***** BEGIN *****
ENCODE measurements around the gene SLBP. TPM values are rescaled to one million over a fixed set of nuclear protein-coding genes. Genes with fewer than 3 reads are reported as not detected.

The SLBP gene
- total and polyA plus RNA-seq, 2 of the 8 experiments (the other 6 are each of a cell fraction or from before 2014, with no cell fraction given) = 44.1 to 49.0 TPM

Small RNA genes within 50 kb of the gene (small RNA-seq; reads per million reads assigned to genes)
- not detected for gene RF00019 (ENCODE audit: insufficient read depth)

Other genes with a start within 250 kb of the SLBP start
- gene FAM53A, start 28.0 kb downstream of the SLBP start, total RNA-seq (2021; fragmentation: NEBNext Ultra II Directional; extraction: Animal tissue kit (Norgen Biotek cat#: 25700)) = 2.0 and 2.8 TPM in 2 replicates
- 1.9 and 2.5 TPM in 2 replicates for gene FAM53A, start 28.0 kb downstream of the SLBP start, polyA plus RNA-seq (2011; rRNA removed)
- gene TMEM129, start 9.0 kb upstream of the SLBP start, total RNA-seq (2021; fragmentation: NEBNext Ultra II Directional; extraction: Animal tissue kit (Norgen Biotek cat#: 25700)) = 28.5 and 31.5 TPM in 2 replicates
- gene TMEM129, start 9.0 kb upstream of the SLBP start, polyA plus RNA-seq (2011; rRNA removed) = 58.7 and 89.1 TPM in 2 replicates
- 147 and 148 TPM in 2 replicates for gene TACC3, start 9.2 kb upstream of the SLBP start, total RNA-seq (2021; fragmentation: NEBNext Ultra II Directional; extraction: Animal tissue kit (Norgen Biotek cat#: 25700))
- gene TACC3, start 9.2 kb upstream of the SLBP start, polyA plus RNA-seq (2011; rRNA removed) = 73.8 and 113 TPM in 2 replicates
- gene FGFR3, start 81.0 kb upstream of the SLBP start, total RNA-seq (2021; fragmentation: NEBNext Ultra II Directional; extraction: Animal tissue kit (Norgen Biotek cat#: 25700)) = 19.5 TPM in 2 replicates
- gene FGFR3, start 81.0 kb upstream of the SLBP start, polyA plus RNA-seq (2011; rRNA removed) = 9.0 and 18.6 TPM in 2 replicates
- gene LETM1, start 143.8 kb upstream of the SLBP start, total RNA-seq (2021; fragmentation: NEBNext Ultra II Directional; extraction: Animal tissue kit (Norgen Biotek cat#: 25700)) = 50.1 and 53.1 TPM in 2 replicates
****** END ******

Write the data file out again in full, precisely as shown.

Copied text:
ENCODE measurements around the gene SLBP. TPM values are rescaled to one million over a fixed set of nuclear protein-coding genes. Genes with fewer than 3 reads are reported as not detected.

The SLBP gene
- total and polyA plus RNA-seq, 2 of the 8 experiments (the other 6 are each of a cell fraction or from before 2014, with no cell fraction given) = 44.1 to 49.0 TPM

Small RNA genes within 50 kb of the gene (small RNA-seq; reads per million reads assigned to genes)
- not detected for gene RF00019 (ENCODE audit: insufficient read depth)

Other genes with a start within 250 kb of the SLBP start
- gene FAM53A, start 28.0 kb downstream of the SLBP start, total RNA-seq (2021; fragmentation: NEBNext Ultra II Directional; extraction: Animal tissue kit (Norgen Biotek cat#: 25700)) = 2.0 and 2.8 TPM in 2 replicates
- 1.9 and 2.5 TPM in 2 replicates for gene FAM53A, start 28.0 kb downstream of the SLBP start, polyA plus RNA-seq (2011; rRNA removed)
- gene TMEM129, start 9.0 kb upstream of the SLBP start, total RNA-seq (2021; fragmentation: NEBNext Ultra II Directional; extraction: Animal tissue kit (Norgen Biotek cat#: 25700)) = 28.5 and 31.5 TPM in 2 replicates
- gene TMEM129, start 9.0 kb upstream of the SLBP start, polyA plus RNA-seq (2011; rRNA removed) = 58.7 and 89.1 TPM in 2 replicates
- 147 and 148 TPM in 2 replicates for gene TACC3, start 9.2 kb upstream of the SLBP start, total RNA-seq (2021; fragmentation: NEBNext Ultra II Directional; extraction: Animal tissue kit (Norgen Biotek cat#: 25700))
- gene TACC3, start 9.2 kb upstream of the SLBP start, polyA plus RNA-seq (2011; rRNA removed) = 73.8 and 113 TPM in 2 replicates
- gene FGFR3, start 81.0 kb upstream of the SLBP start, total RNA-seq (2021; fragmentation: NEBNext Ultra II Directional; extraction: Animal tissue kit (Norgen Biotek cat#: 25700)) = 19.5 TPM in 2 replicates
- gene FGFR3, start 81.0 kb upstream of the SLBP start, polyA plus RNA-seq (2011; rRNA removed) = 9.0 and 18.6 TPM in 2 replicates
- gene LETM1, start 143.8 kb upstream of the SLBP start, total RNA-seq (2021; fragmentation: NEBNext Ultra II Directional; extraction: Animal tissue kit (Norgen Biotek cat#: 25700)) = 50.1 and 53.1 TPM in 2 replicates